For fat loss, it depends on the state of the metabolism of the person. For instance, if someone is having a slow metabolism, I would definitely not have him focus on fat loss right from the start. I would help him fix his diet, lifestyle and so on, get him on supplements, speed up his metabolism, or at least restore his metabolism and health first before trying to cut down, because if someone is already in a hypermetabolic state, he would be doing more harm to go on a diet and cut even more. If someone is on a good state metabolically, I would enforce a small deficit, because no matter how much people really debate about this, you still have to expend more energy than you consume. But I prefer to be more active than eating less.

Hans Amato:
People argue that a deficit is a deficit. It doesn't matter what you do. But I do believe that if you eat more but you're more active, that's going to be a different state metabolically than someone that's eating less and also training less, because moving more and stuff stimulates the muscles to produce hormones when you're outside and you're in active state, and even Dr. Ray Peat has mentioned that sedentary muscles can be toxic. So, you want to be moving and stimulating blood flow and stimulating lymph. It's creating hormones, getting outside. The sun is also stimulating the production of protective steroids.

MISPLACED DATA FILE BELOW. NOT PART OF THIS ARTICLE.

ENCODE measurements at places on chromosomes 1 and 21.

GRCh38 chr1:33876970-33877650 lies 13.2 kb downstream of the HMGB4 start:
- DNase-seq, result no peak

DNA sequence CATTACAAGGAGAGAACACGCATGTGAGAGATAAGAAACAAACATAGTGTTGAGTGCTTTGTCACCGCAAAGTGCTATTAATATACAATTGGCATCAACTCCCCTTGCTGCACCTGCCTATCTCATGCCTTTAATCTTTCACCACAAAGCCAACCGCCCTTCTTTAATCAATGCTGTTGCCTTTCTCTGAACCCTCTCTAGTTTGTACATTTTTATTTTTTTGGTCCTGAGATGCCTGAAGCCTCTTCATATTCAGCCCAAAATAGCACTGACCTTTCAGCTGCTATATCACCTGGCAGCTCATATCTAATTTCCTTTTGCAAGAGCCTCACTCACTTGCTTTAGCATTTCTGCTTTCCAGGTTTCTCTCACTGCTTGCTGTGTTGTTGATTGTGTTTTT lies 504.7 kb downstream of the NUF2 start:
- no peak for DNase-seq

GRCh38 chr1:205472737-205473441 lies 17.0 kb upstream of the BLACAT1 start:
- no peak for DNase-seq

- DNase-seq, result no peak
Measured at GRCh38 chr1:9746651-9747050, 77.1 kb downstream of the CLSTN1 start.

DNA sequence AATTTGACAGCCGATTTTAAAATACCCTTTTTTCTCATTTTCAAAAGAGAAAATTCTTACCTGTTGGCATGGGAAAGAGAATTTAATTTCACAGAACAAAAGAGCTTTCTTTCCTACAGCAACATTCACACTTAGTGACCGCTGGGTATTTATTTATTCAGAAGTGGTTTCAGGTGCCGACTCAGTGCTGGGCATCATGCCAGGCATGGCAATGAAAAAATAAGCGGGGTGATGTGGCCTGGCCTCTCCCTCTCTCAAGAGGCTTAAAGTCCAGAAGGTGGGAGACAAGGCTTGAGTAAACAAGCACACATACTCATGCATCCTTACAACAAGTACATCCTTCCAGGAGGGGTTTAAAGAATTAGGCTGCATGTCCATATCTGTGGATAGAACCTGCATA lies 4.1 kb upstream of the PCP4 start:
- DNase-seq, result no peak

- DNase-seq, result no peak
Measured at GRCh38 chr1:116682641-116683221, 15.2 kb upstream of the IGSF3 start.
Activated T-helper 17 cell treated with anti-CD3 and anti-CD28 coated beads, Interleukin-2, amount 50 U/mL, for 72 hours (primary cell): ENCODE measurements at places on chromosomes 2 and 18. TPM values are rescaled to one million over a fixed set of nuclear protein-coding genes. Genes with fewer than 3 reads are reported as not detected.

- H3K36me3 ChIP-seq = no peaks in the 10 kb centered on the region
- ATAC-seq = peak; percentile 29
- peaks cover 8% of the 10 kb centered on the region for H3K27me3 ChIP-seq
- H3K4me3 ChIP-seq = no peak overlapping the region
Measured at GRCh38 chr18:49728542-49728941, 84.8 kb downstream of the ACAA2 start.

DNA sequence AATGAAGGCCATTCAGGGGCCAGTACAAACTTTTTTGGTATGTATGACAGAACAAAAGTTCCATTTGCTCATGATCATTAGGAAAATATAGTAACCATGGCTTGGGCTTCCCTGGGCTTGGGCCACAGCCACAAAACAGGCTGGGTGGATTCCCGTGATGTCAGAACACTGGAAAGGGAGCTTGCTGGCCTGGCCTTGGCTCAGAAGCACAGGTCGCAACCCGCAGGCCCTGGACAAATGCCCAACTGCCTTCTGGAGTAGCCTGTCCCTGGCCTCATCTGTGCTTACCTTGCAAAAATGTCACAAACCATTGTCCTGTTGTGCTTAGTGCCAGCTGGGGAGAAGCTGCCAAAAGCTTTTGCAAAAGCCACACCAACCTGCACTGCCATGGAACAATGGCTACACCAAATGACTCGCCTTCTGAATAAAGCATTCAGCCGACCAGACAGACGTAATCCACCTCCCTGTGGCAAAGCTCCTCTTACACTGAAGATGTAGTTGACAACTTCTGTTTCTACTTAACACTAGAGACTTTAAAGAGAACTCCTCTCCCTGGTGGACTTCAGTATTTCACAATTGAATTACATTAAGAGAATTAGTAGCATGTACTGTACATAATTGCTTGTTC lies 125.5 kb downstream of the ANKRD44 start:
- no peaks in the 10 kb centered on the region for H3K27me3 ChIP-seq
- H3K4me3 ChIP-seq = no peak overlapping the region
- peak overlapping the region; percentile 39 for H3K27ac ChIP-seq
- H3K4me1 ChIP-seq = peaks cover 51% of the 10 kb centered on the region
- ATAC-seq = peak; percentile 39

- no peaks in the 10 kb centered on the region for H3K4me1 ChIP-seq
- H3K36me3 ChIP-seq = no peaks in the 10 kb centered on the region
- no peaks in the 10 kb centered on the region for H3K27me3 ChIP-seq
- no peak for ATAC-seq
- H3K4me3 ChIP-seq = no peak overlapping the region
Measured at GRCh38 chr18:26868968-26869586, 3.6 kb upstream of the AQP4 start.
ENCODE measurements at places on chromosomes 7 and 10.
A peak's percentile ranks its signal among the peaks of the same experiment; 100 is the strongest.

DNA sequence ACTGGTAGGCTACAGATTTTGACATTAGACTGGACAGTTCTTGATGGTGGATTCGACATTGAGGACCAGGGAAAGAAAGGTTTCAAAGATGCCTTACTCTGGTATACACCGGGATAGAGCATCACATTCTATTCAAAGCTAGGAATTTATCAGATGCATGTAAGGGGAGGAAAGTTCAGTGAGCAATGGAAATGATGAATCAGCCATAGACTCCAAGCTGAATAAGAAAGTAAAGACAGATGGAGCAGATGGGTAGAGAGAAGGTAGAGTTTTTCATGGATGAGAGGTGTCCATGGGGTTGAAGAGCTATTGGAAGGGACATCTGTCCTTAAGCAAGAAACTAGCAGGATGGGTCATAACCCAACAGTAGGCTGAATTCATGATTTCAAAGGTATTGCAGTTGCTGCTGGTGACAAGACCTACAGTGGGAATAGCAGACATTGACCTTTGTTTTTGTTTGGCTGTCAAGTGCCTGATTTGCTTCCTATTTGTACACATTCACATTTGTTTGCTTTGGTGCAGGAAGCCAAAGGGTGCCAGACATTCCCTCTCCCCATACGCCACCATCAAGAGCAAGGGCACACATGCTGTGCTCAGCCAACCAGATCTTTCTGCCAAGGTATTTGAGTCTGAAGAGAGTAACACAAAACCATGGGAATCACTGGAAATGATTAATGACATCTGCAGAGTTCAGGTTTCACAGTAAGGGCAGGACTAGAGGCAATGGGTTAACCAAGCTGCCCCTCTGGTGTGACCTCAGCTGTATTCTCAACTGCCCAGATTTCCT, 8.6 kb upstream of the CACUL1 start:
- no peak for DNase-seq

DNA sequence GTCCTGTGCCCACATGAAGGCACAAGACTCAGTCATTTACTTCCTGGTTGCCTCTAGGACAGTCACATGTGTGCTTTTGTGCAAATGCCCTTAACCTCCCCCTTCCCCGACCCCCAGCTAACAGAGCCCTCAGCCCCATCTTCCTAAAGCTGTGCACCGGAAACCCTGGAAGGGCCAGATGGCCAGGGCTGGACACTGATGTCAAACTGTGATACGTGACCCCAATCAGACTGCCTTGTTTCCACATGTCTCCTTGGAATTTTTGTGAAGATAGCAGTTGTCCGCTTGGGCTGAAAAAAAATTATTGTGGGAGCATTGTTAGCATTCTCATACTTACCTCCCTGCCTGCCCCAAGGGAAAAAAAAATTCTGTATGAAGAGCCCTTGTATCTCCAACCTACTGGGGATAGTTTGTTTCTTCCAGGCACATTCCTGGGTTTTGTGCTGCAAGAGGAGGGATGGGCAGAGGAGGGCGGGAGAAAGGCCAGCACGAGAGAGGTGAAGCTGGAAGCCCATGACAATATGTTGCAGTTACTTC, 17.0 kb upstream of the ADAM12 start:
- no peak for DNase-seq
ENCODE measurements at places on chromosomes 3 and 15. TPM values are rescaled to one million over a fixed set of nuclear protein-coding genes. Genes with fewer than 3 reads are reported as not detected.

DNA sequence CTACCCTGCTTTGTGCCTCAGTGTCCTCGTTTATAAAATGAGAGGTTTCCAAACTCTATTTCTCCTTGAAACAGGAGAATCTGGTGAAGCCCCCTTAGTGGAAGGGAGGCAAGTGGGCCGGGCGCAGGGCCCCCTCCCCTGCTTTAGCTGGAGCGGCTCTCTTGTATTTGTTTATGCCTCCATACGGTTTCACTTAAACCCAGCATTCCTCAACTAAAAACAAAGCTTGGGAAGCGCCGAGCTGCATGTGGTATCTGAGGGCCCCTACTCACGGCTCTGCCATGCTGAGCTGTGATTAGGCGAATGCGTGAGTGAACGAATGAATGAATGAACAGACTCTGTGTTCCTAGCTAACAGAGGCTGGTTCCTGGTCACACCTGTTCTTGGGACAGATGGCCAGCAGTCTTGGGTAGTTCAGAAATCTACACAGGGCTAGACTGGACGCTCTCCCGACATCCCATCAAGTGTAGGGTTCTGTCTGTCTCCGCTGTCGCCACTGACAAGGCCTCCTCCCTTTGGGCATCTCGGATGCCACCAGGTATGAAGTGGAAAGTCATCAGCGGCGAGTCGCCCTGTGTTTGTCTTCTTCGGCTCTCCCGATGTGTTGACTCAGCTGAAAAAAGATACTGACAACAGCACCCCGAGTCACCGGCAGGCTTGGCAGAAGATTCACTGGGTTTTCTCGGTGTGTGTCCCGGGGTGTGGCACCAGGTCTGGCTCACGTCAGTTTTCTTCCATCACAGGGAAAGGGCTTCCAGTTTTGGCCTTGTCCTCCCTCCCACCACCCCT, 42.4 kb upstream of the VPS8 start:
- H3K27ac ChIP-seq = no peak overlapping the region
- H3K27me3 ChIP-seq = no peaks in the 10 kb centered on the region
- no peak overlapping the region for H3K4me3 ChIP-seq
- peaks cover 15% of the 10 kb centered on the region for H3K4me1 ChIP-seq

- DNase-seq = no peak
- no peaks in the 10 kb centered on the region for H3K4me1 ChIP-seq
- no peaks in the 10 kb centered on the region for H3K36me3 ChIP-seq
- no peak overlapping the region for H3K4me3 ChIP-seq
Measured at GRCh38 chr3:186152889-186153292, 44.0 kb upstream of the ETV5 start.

Hans Amato:
Personally, I would have higher calories with a slight deficit, and induce a bigger deficit with movement. They've found that if you look at the resting metabolic rate of someone that is hypothyroid and someone that is hyperthyroid, it's about a 300 calorie difference. It's really not that massive. Research have found that the only thing that really makes a very big difference for fat loss is movement, so how active you are during the day. But it's also if someone is in a better metabolic state, you will have more energy to move around. You do want to improve the metabolism, you do want to speed up the thyroid function so that person can be more active.

Hans Amato: